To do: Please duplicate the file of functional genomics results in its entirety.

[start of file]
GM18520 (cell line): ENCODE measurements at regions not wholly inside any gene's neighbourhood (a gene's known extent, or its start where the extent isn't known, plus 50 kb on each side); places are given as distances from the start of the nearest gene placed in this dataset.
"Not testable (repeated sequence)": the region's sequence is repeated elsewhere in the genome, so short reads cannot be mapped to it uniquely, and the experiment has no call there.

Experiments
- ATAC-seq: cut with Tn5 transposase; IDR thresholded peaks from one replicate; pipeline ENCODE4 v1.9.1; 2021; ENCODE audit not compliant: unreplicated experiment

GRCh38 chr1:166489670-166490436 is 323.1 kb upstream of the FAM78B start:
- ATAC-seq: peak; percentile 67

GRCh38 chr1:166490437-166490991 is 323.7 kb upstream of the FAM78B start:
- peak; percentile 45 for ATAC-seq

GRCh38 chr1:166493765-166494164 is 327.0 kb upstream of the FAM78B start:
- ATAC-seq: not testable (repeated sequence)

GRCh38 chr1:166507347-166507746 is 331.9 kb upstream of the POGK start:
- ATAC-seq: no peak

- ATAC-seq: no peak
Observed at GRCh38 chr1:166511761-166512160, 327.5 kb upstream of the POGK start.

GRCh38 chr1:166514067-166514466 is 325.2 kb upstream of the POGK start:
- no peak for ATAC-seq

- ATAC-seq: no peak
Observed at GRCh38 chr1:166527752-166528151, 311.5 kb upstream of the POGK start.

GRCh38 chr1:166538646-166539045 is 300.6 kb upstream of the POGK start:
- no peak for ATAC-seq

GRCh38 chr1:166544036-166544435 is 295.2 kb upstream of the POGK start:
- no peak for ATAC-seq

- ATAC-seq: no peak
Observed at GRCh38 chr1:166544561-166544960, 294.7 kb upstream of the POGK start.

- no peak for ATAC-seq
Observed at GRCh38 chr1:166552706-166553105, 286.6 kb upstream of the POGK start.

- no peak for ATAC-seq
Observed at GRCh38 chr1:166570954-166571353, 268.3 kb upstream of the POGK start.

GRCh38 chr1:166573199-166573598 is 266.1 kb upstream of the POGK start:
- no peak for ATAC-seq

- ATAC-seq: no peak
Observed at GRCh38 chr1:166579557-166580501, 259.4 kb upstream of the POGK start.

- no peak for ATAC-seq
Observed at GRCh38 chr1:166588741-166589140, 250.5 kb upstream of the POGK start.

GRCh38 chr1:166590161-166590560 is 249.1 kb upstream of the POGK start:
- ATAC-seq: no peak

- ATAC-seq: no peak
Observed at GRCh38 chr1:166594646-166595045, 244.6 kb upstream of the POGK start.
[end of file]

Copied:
GM18520 (cell line): ENCODE measurements at regions not wholly inside any gene's neighbourhood (a gene's known extent, or its start where the extent isn't known, plus 50 kb on each side); places are given as distances from the start of the nearest gene placed in this dataset.
"Not testable (repeated sequence)": the region's sequence is repeated elsewhere in the genome, so short reads cannot be mapped to it uniquely, and the experiment has no call there.

Experiments
- ATAC-seq: cut with Tn5 transposase; IDR thresholded peaks from one replicate; pipeline ENCODE4 v1.9.1; 2021; ENCODE audit not compliant: unreplicated experiment

GRCh38 chr1:166489670-166490436 is 323.1 kb upstream of the FAM78B start:
- ATAC-seq: peak; percentile 67

GRCh38 chr1:166490437-166490991 is 323.7 kb upstream of the FAM78B start:
- peak; percentile 45 for ATAC-seq

GRCh38 chr1:166493765-166494164 is 327.0 kb upstream of the FAM78B start:
- ATAC-seq: not testable (repeated sequence)

GRCh38 chr1:166507347-166507746 is 331.9 kb upstream of the POGK start:
- ATAC-seq: no peak

- ATAC-seq: no peak
Observed at GRCh38 chr1:166511761-166512160, 327.5 kb upstream of the POGK start.

GRCh38 chr1:166514067-166514466 is 325.2 kb upstream of the POGK start:
- no peak for ATAC-seq

- ATAC-seq: no peak
Observed at GRCh38 chr1:166527752-166528151, 311.5 kb upstream of the POGK start.

GRCh38 chr1:166538646-166539045 is 300.6 kb upstream of the POGK start:
- no peak for ATAC-seq

GRCh38 chr1:166544036-166544435 is 295.2 kb upstream of the POGK start:
- no peak for ATAC-seq

- ATAC-seq: no peak
Observed at GRCh38 chr1:166544561-166544960, 294.7 kb upstream of the POGK start.

- no peak for ATAC-seq
Observed at GRCh38 chr1:166552706-166553105, 286.6 kb upstream of the POGK start.

- no peak for ATAC-seq
Observed at GRCh38 chr1:166570954-166571353, 268.3 kb upstream of the POGK start.

GRCh38 chr1:166573199-166573598 is 266.1 kb upstream of the POGK start:
- no peak for ATAC-seq

- ATAC-seq: no peak
Observed at GRCh38 chr1:166579557-166580501, 259.4 kb upstream of the POGK start.

- no peak for ATAC-seq
Observed at GRCh38 chr1:166588741-166589140, 250.5 kb upstream of the POGK start.

GRCh38 chr1:166590161-166590560 is 249.1 kb upstream of the POGK start:
- ATAC-seq: no peak

- ATAC-seq: no peak
Observed at GRCh38 chr1:166594646-166595045, 244.6 kb upstream of the POGK start.